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United States v. Domnenko

United States Court of Appeals, Seventh Circuit

August 18, 2014

UNITED STATES OF AMERICA, Plaintiff-Appellee,
v.
VIKTOR and LILYA DOMNENKO, Defendants-Appellants

Argued March 31, 2014

Page 769

Appeals from the United States District Court for the Northern District of Illinois, Eastern Division. Nos. 08-CR-00179-5 & 08-CR-00179-6 -- Charles R. Norgle, Judge.

For United States of America, Plaintiff - Appellee (13-1004): Derek Owens, Attorney, Office of The United States Attorney, Chicago, IL.

For Viktor Domnenko, Defendant - Appellant (13-1004): Lauren Faust Kaeseberg, Attorney, Sheldon Sorosky, Attorney, Kaplan & Sorosky, Chicago, IL.

For United States of America, Plaintiff - Appellee (13-1005): Derek Owens, Attorney, Office of The United States Attorney, Chicago, IL.

For Lilya Domnenko, Defendant - Appellant (13-1005): Lauren Faust Kaeseberg, Attorney, Sheldon Sorosky, Attorney, Kaplan & Sorosky, Chicago, IL.

Before WOOD, Chief Judge, and WILLIAMS, and HAMILTON, Circuit Judges.

OPINION

Page 770

WILLIAMS, Circuit Judge.

Viktor and Lilya Domnenko committed fraud twice in relation to the same house, once while buying it and once while selling. When purchasing the house, they submitted loan documents containing false incomes, doctored bank statements, and failed to disclose that the transaction was far from arm's length since Viktor's company was selling and his wife was buying. And, the Domnenkos had a deal with Viktor's company that they would purchase the house for $750,000 and any money paid to the company above that amount would go directly to Viktor. So, the approximate $1 million in loans the Domnenkos received resulted in roughly $250,000 extra that was not disclosed on the settlement papers as going to the Domnenkos, even though it actually did. As a result of that $1 million loan, the Domnenkos were able to sell the house four months later for close to the same inflated amount, rather than the actual $750,000 that they paid for it, without raising any eyebrows. They also failed to disclose on the HUD-1 forms in the second transaction that they would be giving kickbacks from the sale to the buyer's side. Based on those facts, we reject their argument that the evidence failed to support their convictions for wire fraud. However, just because they were involved in a fraudulent scheme does not necessarily mean it was reasonably foreseeable that all the subsequent economic damages would occur, especially when there was no evidence that they knew they were selling the house to what turned out to be a fictional buyer. For that reason, we remand for further explanation by the district court as to why the loss of roughly $600,000 was " reasonably foreseeable" and why the 14-point sentencing enhancement was proper.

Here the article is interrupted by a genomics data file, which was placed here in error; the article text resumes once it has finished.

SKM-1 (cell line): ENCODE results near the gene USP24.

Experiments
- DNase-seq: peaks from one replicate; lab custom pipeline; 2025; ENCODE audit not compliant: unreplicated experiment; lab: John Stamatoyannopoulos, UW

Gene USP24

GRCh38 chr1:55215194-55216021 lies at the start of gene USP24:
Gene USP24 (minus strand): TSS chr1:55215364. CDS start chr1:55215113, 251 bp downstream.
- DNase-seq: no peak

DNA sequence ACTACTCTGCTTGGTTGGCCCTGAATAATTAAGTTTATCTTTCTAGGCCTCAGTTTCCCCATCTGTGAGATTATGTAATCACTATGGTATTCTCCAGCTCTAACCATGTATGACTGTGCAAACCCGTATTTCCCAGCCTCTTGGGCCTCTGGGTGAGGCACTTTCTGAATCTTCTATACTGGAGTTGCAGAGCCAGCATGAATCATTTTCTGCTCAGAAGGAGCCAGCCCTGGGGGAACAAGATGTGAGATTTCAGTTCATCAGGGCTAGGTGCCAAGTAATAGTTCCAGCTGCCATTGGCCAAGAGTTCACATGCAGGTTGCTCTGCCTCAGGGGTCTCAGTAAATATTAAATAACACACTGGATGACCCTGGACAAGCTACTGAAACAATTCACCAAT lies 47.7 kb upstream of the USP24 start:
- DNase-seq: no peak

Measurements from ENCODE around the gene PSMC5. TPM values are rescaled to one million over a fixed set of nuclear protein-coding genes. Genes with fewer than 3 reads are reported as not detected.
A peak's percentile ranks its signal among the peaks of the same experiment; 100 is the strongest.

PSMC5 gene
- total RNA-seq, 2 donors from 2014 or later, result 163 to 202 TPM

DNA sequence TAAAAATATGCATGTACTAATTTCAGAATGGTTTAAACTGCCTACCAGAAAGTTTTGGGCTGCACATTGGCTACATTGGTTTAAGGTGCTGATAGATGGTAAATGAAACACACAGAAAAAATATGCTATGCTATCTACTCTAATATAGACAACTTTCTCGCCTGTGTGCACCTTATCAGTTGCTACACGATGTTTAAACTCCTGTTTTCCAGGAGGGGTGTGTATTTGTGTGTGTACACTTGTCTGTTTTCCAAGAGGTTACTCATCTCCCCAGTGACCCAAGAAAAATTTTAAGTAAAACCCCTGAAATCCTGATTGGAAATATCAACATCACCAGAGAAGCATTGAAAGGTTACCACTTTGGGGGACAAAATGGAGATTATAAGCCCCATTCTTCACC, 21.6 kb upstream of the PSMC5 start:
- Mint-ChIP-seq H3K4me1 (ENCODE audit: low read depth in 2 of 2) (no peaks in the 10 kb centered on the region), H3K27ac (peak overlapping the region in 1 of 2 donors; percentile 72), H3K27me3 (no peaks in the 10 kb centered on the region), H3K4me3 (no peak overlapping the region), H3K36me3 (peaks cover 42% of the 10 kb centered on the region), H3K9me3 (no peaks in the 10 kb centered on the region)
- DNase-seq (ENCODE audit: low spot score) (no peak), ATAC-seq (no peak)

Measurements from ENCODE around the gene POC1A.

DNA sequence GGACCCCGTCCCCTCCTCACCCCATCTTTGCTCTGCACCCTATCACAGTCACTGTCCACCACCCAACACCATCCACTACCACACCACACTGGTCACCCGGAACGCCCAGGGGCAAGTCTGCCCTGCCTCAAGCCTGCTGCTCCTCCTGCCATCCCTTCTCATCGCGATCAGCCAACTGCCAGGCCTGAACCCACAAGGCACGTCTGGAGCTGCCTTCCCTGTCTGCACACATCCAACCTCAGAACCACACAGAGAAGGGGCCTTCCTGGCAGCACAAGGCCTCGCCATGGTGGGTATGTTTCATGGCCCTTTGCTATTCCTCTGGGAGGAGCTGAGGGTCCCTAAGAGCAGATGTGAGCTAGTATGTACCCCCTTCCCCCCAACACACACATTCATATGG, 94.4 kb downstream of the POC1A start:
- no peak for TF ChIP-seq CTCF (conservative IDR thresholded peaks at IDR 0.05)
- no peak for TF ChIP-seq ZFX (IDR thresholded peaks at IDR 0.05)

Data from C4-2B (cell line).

I. BACKGROUND

Because the Domnenkos challenge their convictions based on the sufficiency of the evidence, we draw all reasonable inferences from the facts in the light most favorable to the government. See United States v. Torres-Chavez, 744 F.3d 988, 993 (7th Cir. 2014).

This case stems from two separate sales of the same house located in Wheaton, Illinois. Viktor Domnenko was a partner in JVS, a real estate investment group that originally owned the property. JVS sold the house on February 21, 2007 to Viktor's wife, Lilya Domnenko. Although Lilya's name was going to be on all the paperwork, Viktor told his partners that he would be the actual purchaser, agreed to a purchase price of $750,000, and testimony at trial showed that he pulled the strings

Page 771

behind the purchase. Lilya obtained two loans from Washington Mutual Bank (" WAMU" ) to buy the house, but those loans were secured based on documents that included the following misrepresentations: (1) Lilya's monthly income from Viktor's construction company was $37,500 (but she actually earned only $1,000 per month according to Viktor and Lilya's jointly filed and signed tax returns); (2) Lilya owned a First Eagle National bank account with a listed balance of $175,000 (but the balance was actually $109); and (3) Lilya individually owned another bank account at Fifth Third Bank (but it was actually jointly owned with Viktor). In ...


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